Inhuman and Degrading Treatment: the words themselves
Many human rights charters contain prohibitions on inhuman and degrading treatment of prisoners and detainees. Terms like "inhuman" and "degrading" are difficult to interpret, but they are certainly not meaningless. It is important to attend to attend to the meanings of the words themselves, as well as to the decisions that courts have made about particular practices. Reflection on the meanings of these highly-charged terms reveals important complexity, which we can unpack in a way that enables
Disparity and Diversity in the Contemporary City: social order revisited
A look at classic urban themes as they are manifested in the contemporary city, focusing on social reproduction of inequality, the meanings of disorder, and the link between the two. Paul Gilroy is Anthony Giddens Professor in Social Theory at LSE. Robert Sampson is Henry Ford II Professor of the Social Sciences and chair of sociology, Harvard University.
Women's Status, Men's States
Analyzing the nature of the international in gendered terms, Professor MacKinnon provides a perspective on developments in women's human rights globally. Catharine A. MacKinnon, Elizabeth A. Long Professor of Law at the University of Michigan, is a teacher, lawyer, writer, and activist on sex equality domestically and internationally. She has taught at ten law schools including Yale, Harvard, Stanford, Chicago, Osgoode Hall (Toronto), and Columbia, and been a fellow at the Institute for Advanced
Ireland and Britain - old narratives and new
On 11th November, 1997, Mary McAleese was inaugurated as the eighth President of Ireland and was re-elected in 2004. She is a barrister and former Professor of Law and the first President to come from Northern Ireland. She graduated in Law from the Queen's University of Belfast in 1973 and was called to the Northern Ireland Bar in 1974. In 1975, she was appointed Reid Professor of Criminal Law, Criminology and Penology at Trinity College Dublin and in 1987, she returned to her Alma Mater, Queen'
Designing Policies for Growth - 19 January 2009
In Monday's lecture Professor Aghion will lay down the framework to think about growth policy design. Philippe Aghion is Robert C Waggoner Professor of Economics, Harvard University.
Georgia: has Europe let Russia off the hook?
Sabine Freizer is Europe programme director of the International Crisis Group. Salome Zourabichvili is associate professor at Sciences Po, Paris and former foreign minister of Georgia.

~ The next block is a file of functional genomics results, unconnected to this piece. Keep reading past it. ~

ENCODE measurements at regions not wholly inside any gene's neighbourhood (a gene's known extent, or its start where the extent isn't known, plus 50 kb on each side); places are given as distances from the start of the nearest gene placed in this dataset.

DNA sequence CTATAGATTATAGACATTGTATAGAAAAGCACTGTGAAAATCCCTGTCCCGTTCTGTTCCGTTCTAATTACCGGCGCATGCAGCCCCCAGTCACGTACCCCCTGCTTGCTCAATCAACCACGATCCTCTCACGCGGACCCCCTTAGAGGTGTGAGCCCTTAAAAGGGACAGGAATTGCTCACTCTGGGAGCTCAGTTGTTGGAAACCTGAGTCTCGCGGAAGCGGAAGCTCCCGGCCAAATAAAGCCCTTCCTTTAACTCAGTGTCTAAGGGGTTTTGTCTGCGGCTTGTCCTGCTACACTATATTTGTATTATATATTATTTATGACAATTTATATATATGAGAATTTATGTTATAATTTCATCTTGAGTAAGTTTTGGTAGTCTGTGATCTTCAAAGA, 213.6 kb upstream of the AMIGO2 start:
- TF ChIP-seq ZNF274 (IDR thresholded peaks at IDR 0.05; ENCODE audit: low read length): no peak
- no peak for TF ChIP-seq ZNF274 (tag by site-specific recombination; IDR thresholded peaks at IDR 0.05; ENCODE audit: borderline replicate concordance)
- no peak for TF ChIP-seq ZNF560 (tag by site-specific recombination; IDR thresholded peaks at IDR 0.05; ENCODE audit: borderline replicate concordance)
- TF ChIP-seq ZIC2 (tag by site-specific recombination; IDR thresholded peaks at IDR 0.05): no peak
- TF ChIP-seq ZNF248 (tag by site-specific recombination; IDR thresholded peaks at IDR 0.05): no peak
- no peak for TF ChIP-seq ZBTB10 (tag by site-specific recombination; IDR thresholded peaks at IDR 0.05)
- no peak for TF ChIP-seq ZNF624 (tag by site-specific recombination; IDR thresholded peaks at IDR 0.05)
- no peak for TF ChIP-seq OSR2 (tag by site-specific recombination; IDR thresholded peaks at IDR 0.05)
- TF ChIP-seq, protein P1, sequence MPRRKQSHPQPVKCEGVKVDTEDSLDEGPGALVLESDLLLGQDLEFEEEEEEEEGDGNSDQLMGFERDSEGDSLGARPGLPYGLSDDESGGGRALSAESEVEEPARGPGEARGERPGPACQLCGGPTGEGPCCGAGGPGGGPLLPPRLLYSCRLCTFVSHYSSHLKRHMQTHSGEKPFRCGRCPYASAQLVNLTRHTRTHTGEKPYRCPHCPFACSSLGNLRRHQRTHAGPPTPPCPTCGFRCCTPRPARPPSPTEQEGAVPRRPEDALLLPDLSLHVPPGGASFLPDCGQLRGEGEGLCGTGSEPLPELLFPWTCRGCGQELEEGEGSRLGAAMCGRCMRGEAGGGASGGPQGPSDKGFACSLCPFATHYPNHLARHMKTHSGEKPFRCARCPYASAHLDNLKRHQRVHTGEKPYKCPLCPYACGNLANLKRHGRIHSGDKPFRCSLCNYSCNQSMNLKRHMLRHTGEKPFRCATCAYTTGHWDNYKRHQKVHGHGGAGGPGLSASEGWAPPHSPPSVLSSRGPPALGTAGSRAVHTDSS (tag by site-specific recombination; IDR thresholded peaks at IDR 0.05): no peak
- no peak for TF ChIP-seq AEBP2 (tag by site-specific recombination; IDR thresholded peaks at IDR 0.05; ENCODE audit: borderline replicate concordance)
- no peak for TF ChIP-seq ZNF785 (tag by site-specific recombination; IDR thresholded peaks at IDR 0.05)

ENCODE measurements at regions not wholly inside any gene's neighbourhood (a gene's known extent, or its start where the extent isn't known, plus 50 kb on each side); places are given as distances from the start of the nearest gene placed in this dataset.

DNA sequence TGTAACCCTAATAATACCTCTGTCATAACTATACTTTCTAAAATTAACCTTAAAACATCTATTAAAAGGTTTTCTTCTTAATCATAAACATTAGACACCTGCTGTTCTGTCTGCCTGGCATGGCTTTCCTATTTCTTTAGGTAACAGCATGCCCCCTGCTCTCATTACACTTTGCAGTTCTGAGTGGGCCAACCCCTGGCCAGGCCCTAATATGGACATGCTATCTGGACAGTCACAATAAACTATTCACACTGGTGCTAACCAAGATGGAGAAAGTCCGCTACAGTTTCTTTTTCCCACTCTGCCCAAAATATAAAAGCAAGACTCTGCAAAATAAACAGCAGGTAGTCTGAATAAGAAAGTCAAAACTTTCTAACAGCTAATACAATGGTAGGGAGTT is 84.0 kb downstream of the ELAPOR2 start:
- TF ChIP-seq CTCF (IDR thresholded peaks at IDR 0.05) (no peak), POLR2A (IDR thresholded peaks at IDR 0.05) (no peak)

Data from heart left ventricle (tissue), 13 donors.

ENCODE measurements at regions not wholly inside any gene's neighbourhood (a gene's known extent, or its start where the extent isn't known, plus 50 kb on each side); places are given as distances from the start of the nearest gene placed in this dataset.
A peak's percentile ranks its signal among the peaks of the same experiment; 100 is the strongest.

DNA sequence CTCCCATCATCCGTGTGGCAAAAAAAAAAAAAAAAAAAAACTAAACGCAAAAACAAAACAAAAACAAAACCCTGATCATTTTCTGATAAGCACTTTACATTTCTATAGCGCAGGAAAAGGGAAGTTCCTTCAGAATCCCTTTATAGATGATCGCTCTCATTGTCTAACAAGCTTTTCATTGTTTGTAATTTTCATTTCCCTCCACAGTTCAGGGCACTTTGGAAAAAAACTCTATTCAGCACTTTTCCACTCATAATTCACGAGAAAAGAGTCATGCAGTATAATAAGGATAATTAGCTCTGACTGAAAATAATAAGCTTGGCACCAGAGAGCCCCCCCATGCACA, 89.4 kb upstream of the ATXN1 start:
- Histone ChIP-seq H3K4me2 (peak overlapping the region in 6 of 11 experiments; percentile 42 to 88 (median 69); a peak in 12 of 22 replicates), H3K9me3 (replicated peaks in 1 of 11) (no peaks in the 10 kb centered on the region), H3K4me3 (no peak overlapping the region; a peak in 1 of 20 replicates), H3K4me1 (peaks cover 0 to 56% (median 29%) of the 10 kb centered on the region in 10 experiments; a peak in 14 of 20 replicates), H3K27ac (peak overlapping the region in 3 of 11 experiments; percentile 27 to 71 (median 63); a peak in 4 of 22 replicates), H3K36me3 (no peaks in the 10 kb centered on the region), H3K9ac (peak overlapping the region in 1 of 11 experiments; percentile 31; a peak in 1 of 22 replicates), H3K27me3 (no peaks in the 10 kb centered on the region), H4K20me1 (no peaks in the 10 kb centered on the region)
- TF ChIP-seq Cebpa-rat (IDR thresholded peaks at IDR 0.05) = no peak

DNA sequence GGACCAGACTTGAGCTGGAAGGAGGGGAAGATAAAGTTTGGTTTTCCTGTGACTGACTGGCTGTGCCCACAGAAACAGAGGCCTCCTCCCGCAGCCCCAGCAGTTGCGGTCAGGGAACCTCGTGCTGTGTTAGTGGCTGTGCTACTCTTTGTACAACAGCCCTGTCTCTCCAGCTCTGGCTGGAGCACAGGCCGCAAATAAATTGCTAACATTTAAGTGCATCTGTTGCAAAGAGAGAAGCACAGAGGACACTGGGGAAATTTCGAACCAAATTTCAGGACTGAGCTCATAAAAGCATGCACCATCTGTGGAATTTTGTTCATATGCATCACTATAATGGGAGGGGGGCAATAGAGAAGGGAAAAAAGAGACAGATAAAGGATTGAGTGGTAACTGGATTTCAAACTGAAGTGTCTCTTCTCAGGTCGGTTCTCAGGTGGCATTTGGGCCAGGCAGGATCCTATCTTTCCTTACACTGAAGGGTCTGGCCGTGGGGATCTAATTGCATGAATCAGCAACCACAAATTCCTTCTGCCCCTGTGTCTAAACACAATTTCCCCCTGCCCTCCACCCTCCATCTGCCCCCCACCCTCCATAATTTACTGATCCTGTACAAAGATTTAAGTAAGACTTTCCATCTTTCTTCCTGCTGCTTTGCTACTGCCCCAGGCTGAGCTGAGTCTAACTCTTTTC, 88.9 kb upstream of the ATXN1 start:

After the Good Life, the Impasse: human resources, time out, and the precarious present
This lecture draws on two films of Laurent Cantet - Human Resources (1999) and Time Out (2001) - to engage the new affective languages of the contemporary economic atmosphere, languages of anxiety, contingency and precarity. Lauren Berlant is George M Pullman Professor, Department of English, University of Chicago. Sadie Wearing is lecturer in gender theory, culture and media at the Gender Institute, LSE.
Keeping Score: new approaches to the standard of living
Measuring social performance is an important task in the social sciences, and the complexity of the problem has given rise to numerous approaches. In this lecture, Professor Steckel will discuss the use of anthropomorphic measures in this field, and explain the advantages of height as a measure of standard of living. Richard H Steckel is SBS Distinguished Professor of Economics, Anthropology and History at Ohio State University. The Space for Thought Lecture series celebrates the completion of t
Reforming Pensions in Europe: four policies in search of a politician
How can European countries reform pensions so that they keep pensioners and taxpayers happy, follow workers who move from country to country within the EU, and allow workers choice about retirement? Nicholas Barr is professor of public economics in LSE's European Institute. Lord Turner is chairman of the Financial Services Authority and chairman of the Climate Change Committee and the Overseas Development Institute. He is a visiting professor at LSE.
Thinking Like a Social Scientist: public economics and pub economics
In this lunchtime series lectures, a selection of LSE's academics from across the spectrum of the social sciences explain the latest thinking on how social scientists work to address the critical problems of the day. They survey the leading ideas and contributions made by their discipline, explain the types of problems that are addressed and the tools that are used, and explore the kinds of solutions proposed. Nicholas Barr is professor of public economics at LSE and the author of numerous books